AMANPOUR: We will show you the graffiti on the Polish community center here. We'll tell you—

HANNAN: Yeah. So, there are some bad people, right?

AMANPOUR: Right! Okay. So I'm just—

HANNAN: Right. Of course, we condemn that, but you — but what's that got to do with this?

AMANPOUR: Fifty-seven percent rise in hate crimes since Brexit — 57 percent rise in hate crimes, according to your police—

HANNAN: Oh, come on! In — in 48 hours?

AMANPOUR: According to the police here — I'm not making it up. I'm just asking you, are you concerned—

HANNAN: What you're suggesting is that 52 percent of the country are on a spectrum that connects them to this—

AMANPOUR: You could say, we call for tolerance.

HANNAN: Well, of course! Why should I — that goes without saying! Why do I need to say that?

AMANPOUR: Okay. You won't answer the other one. Now, let me ask you this about Boris Johnson — okay? Who's maybe — at least he's trying — to be the next prime minister and party leader. This is what he said in his column, which is written. He hasn't gone out and made a big vision speech or a big plan speech. He's written it in a column, for which he gets paid a lot of money. He said, 'I cannot stress too much that Britain is part of Europe, and always will be. There will still be intense and intensifying European cooperation and partnership in a huge number of fields. There will continue to be free trade and access to the single market. Britain is and always will be a great European power, offering top-table opinions and giving leadership on everything from foreign policy to defense, to counter-terrorism and intelligence-sharing.'

HANNAN: Beautifully put.

AMANPOUR: (laughs) You see, I thought this referendum was about disassociating from the E.U.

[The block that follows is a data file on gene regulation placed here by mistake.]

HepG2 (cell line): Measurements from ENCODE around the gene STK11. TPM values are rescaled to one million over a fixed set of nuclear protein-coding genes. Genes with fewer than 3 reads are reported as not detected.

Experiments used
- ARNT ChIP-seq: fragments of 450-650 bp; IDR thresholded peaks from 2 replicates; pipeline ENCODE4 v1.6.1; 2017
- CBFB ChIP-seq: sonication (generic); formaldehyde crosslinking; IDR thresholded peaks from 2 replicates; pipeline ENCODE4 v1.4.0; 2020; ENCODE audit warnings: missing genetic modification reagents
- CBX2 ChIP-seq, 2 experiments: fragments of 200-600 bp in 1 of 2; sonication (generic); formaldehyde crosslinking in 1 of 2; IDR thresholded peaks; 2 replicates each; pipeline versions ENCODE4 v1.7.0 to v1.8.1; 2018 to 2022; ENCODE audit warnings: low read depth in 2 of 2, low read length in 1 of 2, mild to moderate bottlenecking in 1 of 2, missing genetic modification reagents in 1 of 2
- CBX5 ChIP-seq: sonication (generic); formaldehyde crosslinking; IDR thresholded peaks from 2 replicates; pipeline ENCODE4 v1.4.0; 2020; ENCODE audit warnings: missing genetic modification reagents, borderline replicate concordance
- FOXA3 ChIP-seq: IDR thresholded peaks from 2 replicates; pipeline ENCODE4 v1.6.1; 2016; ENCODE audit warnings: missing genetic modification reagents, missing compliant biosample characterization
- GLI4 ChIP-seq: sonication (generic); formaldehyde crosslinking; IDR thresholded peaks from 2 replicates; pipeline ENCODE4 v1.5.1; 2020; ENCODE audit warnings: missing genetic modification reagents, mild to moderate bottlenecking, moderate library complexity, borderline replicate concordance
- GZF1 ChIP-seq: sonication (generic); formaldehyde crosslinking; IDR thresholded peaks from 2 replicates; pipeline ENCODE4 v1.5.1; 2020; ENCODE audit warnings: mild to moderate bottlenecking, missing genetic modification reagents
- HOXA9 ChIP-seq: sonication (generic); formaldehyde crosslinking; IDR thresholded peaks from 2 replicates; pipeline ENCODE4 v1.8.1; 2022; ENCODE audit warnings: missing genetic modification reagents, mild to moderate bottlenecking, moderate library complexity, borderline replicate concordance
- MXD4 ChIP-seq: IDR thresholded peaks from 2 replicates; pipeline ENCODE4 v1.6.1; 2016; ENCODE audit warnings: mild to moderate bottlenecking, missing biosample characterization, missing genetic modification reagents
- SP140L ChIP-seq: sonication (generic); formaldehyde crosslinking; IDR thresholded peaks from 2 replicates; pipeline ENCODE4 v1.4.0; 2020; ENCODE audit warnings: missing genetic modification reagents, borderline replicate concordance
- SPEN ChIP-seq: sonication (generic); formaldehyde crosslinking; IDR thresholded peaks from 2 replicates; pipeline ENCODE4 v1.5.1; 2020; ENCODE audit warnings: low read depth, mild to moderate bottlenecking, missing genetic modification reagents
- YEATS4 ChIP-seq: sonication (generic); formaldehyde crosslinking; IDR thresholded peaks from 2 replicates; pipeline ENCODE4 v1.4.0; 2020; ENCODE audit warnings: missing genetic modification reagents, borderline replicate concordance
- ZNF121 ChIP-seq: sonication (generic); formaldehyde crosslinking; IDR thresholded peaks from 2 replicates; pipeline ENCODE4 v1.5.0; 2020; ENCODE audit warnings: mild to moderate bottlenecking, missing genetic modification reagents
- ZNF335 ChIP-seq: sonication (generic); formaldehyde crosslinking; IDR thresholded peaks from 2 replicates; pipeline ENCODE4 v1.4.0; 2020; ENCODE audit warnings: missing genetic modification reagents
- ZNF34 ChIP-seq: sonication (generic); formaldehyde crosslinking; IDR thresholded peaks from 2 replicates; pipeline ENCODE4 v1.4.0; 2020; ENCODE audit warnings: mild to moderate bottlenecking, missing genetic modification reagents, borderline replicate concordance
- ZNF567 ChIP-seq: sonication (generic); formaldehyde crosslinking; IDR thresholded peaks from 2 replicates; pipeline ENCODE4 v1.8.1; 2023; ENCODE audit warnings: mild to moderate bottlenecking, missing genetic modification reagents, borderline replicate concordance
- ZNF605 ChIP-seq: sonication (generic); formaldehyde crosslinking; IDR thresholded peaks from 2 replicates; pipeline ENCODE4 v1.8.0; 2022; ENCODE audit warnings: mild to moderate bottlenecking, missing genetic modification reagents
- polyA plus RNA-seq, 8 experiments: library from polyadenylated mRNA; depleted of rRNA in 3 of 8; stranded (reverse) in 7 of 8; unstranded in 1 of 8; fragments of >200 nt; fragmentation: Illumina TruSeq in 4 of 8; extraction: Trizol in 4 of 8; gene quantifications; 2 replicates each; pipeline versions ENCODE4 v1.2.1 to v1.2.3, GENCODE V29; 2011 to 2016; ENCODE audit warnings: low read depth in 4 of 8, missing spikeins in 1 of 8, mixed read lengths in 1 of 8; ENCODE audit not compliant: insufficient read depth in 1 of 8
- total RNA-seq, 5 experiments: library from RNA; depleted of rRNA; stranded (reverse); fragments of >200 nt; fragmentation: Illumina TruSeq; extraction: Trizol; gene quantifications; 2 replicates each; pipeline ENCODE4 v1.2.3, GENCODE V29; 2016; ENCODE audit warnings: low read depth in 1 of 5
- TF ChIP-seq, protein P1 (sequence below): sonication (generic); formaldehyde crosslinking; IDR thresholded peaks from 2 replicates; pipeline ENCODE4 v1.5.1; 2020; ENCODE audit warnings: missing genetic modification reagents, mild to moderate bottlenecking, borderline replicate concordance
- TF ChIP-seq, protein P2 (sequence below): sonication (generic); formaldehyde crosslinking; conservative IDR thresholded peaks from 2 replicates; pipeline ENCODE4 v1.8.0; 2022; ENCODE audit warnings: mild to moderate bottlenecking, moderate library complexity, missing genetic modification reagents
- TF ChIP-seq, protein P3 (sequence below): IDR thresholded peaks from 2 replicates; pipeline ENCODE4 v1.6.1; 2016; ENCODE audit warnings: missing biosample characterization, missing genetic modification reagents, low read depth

HANNAN: I get that you thought that—

AMANPOUR: Yeah, but was it?

HANNAN: You were evidently not listening to us.

AMANPOUR: So it wasn't.

HANNAN: Correct.

AMANPOUR: It wasn't about disassociating from the E.U.?

HANNAN: May I tell you what it was about without interruption?

AMANPOUR: Please, please.

HANNAN: Yes. It was about an internationalist global Britain; a multi-regulated Britain; a freer Britain; and a more democratic Britain — one that is interested and engaged with the affairs of every continent, including Europe.

I speak French. I speak Spanish. I lived and worked all over Europe — right? I have absolutely no issue with collaborating with our immediate neighbors. You would have to be insane to be against that—

AMANPOUR: How do you expect to be — I understand that. How do you expect to be a leader at all these tables, when you're not part of the E.U., because they have their—

HANNAN: We're the fifth largest economy in the world. We're the fourth military power—

AMANPOUR: Okay—

HANNAN: We're one of five permanent seat holders on the U.N. Security Council. I don't think we need to moderate all our foreign policy through Mrs. [Federica] Mogherini [High Representative of the European Union for Foreign Affairs and Security Policy]. But I'm sorry, the way — the way — the implication here that people have just voted for closing doors; for protectionism; which was — has been a theme throughout — is just the opposite of what we were actually campaigning on—

AMANPOUR: Okay. Well, we'll see then—

HANNAN: We were making a liberal argument for a global, engaged, international Britain; and we want to look beyond a declining innovated Eurozone to the growing markets further afield, where we have connections.

AMANPOUR: All right. Well, we will continue this conversation. Daniel Hannan, thank you very much indeed for joining me tonight.

HANNAN: Thank you.

[H/t: Wednesday item on The Right Scoop blog]